A third of children worry about money, survey finds

Every month, various inescapable outgoings are required to maintain a certain stand…

Every month, various inescapable outgoings are required to maintain a certain standard of living and keep a roof over one’s head.

However, a survey of more than 1,200 children has revealed that money worries aren’t confined to just adults and mortgage holders.

Research conducted by Halifax found that a third of eight to 15 year-olds worry about money. Furthermore, it’s something that parents are aware of, with a third of the 575 parents also questioned admitting they know about their children’s cash concerns.

Parents appear to be okay about addressing their child’s distress though, with 83 per cent saying they’d feel comfortable discussing money with their child, an increase from 76 per cent a year earlier.

This willingness is just as well because there is a clear hunger for knowledge with almost two-thirds (63 per cent) of children keen to learn about bank accounts, and more than a quarter (26 per cent) eager to flesh out their knowledge of credit cards.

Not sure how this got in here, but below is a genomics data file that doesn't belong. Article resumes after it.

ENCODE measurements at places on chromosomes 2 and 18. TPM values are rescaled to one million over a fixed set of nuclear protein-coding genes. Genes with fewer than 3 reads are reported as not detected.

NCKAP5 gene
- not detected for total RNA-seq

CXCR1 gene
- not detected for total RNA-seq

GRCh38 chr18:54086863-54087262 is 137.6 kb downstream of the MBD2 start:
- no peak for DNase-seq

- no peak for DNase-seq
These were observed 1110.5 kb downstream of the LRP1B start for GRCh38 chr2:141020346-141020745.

Despite the same study suggesting that there was virtually no gender divide in 2015, boys now receive more pocket money than girls compared to 12 months ago, with lads receiving 12 per cent (or 77p) more than the opposite sex – £6.93 to £6.16.

However, that doesn’t mean that they worry any less about money, quite the contrary. More than a third of boys (37 per cent) confessed they fret about money, compared to 30 per cent of girls.

This gender gap switches upon becoming a parent, it is believed, with 91 per cent of mums anxious over finances compared to 84 per cent of dads.

Giles Martin, head of Halifax Savings, believes that childrens’ money worries could be a mirroring those of their parents.

“It is likely to be a reflection of young people picking up on their parents’ financial anxieties and shows how money issues continue to affect many families,” explained Mr Martin.

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